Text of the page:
Asian Theatre Journal 17.2 (2000) 296-300
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The Voyage of Contemporary Japanese Theatre is a remarkable journey through two decades (1971-1987) of Japanese avant-garde theatre, led by Japan's foremost drama critic, Senda Akihiko. The book presents, in chronological order, sixty-seven short production reviews originally written by Senda for newspapers (most for the Asahi Shimbun, his primary employer) and magazines. Since the early 1960s no form of artistic expression has been so committed to exploring Japan's social and political problems as avant-garde drama, and this gives the book added significance by documenting Japan's responses to the social inequities and political crises in that crucial twenty-year period.
Two introductions, one by the translator and one by the author, help the reader to make sense of the remarkable variety of artistic expression and thematic material that will be encountered in the reviews. J. Thomas Rimer, the translator, explains how the brutal murders within the left-wing Red Army Faction in 1972, committed as punishment for "ideological deviation," turned the leading dramatists of Japan's avant-garde away from their decade-long commitment to use theatre to support leftist political action. Thereafter dramatists [End Page 296] would criticize politics across the board and concern themselves with social issues such as the patriarchical family, oppression of women and minorities, and the suppression of the individual by work groups and technology.
In the author's introduction Senda explains his choice of the voyage metaphor for the title of his book. He sees the tiny avant-garde companies as so many flimsy boats setting forth into a dangerous sea of dire financial risk and looming artistic shoals. Many companies sank into oblivion, but a remarkable number survived--and provided their audiences with some of the most provocative and creative productions to be seen anywhere in the world.
Senda identifies through-lines for the two decades that link even the most radically different theatrical experiments. One is the ironic contradiction between the "romantic" and "aggressive" spirit of the companies and dramatists themselves, boldly setting out on their artistic quests, and the characters in their plays who are beset by a pervasive "sense of loss and impotence" (p. 4). These characters are searching for freedom, escape, or redemption but are victims of powerful social tyrannies. What success they do achieve is the result of an inner struggle--changing external political or social systems is futile. Another through-line identified by Senda is the avant-garde's penchant for metadrama. Conscious role playing and multiple levels of awareness apply, of course, to the theatre, but especially for Japanese they also inform the dynamics of daily social interactions outside the theatre.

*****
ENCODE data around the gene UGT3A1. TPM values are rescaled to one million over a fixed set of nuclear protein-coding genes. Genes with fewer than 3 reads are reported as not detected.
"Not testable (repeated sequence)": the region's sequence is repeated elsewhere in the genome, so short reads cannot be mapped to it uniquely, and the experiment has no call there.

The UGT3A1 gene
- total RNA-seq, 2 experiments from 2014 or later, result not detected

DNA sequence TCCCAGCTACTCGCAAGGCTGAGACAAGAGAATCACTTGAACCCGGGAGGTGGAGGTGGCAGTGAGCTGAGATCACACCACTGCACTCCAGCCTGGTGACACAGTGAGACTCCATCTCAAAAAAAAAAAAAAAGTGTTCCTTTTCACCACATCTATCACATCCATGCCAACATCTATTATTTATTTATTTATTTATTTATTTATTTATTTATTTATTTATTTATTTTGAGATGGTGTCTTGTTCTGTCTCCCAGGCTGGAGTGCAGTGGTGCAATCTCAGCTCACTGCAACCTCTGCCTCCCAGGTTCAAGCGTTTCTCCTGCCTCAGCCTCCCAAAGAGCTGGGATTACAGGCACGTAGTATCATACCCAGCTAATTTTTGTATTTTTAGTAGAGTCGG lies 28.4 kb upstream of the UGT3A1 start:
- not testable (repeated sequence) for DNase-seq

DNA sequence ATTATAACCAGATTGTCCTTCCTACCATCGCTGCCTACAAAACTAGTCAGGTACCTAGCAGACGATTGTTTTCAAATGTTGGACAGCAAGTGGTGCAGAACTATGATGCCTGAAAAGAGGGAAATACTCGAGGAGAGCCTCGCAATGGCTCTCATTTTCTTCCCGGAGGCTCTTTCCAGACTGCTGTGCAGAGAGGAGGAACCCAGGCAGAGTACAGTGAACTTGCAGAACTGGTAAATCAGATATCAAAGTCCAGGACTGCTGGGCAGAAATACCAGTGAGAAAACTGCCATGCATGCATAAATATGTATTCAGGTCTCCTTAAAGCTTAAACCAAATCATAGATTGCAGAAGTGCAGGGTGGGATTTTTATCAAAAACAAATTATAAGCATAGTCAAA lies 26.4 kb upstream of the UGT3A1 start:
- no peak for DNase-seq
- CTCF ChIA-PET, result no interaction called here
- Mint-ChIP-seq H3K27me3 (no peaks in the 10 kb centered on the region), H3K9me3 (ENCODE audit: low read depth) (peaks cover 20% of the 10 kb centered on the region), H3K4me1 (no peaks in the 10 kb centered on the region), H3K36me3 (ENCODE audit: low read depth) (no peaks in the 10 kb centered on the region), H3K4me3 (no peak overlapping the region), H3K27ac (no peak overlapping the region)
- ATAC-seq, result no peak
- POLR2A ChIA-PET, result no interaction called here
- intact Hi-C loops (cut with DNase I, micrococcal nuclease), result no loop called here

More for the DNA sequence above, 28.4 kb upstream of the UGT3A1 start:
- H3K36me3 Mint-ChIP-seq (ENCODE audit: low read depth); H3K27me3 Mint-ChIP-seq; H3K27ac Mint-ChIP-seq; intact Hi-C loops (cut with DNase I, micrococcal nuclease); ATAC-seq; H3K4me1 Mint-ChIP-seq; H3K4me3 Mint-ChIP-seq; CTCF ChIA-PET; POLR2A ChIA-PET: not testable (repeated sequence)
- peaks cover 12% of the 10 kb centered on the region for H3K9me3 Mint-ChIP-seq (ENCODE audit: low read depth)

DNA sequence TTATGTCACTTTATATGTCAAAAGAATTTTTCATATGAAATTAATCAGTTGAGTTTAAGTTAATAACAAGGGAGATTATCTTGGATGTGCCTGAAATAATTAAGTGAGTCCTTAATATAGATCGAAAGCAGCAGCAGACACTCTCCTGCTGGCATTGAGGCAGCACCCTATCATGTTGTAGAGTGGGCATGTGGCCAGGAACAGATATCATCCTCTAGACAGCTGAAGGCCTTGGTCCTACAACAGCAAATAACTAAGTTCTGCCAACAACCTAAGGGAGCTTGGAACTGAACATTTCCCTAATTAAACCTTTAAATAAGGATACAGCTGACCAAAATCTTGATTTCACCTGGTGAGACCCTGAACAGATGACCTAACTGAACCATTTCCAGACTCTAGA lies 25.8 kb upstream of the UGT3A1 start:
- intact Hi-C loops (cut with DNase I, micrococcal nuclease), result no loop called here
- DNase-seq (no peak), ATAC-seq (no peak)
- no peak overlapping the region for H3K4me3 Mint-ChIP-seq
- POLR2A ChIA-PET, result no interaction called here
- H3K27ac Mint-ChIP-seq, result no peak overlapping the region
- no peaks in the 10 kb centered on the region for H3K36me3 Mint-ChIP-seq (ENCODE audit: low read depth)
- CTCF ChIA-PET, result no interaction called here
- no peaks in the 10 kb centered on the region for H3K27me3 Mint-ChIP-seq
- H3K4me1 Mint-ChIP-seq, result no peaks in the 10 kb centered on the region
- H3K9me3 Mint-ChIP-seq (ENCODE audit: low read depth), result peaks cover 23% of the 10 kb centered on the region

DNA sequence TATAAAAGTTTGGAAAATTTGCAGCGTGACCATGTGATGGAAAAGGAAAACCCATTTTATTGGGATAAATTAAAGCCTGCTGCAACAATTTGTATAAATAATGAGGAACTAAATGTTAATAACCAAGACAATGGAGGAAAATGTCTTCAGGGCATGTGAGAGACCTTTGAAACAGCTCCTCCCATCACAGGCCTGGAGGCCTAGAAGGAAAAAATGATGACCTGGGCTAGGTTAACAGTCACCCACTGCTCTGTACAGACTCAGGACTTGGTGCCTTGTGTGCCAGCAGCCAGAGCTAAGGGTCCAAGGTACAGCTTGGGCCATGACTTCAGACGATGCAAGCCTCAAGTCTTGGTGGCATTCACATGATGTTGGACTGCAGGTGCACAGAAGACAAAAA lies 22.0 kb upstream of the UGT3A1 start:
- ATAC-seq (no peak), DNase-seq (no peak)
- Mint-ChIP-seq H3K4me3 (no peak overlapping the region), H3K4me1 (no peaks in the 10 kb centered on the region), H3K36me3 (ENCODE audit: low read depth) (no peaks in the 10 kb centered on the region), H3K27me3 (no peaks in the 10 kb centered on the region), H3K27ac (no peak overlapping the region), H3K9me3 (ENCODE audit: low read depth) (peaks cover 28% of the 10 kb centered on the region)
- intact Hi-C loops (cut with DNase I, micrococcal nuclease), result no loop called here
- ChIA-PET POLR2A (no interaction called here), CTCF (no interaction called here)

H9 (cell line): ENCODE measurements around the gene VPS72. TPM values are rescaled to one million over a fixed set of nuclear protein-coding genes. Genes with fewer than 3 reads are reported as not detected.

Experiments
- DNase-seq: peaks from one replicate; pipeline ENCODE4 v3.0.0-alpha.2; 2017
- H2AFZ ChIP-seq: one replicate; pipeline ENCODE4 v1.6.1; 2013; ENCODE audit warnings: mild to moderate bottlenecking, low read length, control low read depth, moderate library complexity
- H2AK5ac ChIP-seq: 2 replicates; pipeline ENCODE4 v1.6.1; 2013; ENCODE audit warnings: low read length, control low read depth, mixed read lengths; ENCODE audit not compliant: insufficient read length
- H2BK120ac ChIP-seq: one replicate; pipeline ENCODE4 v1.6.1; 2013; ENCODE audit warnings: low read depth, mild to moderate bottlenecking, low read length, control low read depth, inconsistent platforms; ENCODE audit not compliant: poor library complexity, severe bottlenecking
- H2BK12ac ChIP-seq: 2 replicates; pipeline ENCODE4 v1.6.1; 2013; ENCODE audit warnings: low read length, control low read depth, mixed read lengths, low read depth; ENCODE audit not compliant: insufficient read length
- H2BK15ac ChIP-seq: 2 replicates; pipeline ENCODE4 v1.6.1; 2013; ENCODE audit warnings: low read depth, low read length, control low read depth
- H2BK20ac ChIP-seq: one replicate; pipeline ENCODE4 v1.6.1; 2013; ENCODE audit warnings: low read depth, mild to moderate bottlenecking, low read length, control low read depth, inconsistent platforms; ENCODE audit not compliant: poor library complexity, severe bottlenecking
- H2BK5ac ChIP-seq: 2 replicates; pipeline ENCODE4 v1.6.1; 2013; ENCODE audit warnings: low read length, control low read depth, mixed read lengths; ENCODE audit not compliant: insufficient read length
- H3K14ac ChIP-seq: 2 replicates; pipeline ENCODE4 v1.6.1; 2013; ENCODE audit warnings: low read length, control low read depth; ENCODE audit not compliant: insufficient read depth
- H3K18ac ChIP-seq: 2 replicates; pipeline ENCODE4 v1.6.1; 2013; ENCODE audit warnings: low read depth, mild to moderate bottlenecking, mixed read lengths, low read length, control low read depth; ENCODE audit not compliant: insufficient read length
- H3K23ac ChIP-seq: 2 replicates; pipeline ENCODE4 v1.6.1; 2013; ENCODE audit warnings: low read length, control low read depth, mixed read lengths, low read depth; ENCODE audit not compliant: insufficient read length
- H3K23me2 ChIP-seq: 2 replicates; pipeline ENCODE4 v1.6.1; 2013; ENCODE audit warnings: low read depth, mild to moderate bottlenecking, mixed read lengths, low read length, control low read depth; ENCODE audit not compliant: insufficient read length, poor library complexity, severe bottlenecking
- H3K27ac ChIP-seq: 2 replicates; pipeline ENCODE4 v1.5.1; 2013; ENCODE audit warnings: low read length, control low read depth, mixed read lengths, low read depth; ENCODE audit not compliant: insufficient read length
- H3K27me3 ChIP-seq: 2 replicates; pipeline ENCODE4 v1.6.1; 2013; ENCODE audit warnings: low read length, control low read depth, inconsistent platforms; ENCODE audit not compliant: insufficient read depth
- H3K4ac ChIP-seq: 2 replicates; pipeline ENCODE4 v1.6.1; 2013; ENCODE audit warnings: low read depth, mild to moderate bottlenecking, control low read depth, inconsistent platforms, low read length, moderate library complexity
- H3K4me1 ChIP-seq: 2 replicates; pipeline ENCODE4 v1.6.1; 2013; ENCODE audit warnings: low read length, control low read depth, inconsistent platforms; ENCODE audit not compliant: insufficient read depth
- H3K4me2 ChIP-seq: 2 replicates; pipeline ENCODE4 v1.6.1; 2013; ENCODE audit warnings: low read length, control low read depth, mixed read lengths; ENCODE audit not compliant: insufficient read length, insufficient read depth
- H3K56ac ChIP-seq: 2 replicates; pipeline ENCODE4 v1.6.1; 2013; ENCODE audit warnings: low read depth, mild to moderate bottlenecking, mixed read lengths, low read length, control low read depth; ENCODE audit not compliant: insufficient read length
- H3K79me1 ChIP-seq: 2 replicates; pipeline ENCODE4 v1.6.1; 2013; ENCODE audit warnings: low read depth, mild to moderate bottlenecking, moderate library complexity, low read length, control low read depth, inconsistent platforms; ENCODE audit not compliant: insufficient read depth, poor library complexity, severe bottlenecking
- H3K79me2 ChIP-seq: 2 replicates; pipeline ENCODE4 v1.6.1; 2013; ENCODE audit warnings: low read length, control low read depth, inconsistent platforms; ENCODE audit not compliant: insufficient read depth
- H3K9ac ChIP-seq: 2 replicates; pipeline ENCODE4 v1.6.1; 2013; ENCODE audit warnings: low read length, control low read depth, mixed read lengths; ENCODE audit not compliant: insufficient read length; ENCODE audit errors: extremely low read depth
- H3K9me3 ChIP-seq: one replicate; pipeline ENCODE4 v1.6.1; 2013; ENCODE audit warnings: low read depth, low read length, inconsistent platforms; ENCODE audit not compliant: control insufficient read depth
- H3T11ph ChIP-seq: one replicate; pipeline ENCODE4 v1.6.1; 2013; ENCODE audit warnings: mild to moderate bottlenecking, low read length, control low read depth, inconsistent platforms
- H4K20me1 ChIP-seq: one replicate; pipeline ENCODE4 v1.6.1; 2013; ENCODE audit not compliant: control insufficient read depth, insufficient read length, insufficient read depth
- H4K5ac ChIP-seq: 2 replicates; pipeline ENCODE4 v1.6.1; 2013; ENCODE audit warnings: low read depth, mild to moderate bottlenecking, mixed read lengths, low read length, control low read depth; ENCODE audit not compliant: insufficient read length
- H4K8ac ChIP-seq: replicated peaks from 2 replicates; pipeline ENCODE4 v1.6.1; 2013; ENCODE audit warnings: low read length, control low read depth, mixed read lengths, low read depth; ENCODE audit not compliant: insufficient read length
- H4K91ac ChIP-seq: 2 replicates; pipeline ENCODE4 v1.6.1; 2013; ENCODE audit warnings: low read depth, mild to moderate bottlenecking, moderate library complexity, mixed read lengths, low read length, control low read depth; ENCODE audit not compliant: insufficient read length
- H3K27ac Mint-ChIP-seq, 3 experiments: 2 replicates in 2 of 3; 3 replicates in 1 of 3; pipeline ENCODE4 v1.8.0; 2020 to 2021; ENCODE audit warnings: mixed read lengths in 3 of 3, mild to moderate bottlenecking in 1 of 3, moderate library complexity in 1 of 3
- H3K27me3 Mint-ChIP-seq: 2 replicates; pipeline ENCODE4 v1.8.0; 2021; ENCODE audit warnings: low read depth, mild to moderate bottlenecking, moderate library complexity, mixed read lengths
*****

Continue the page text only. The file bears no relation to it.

Readers familiar with short reviews of plays in newspapers in the United States will be pleasantly surprised to see how different Senda's essays are. These are not "thumbs up, thumbs down" ratings that dwell on production values or actors' skills. The level of discourse falls somewhere between our typical short play reviews and academic criticism. Senda is of course concerned with playwriting and performance, but he also investigates the social significance of plays and explores how works fit into the careers of the artists involved. Senda's descriptive powers are impressive--a skill that is particularly important since few readers of this book will have been fortunate enough to have seen the productions he reviews. The translator's English renditions of Senda's prose maintain the vibrancy of the original. The following account of Hijikata Tatsumi, the founder of buto, in A Tale of the Smallpox, is an example:
Hijikata, in all his nakedness, like a beggar crouching to warm himself in the sun, seemed to become a squirming insect, only shifting his body slightly from time to time. And what poverty in this "flesh"! His ribs seemed to float to the surface of his chest, his legs only sinews, poles thrust forward; he appeared...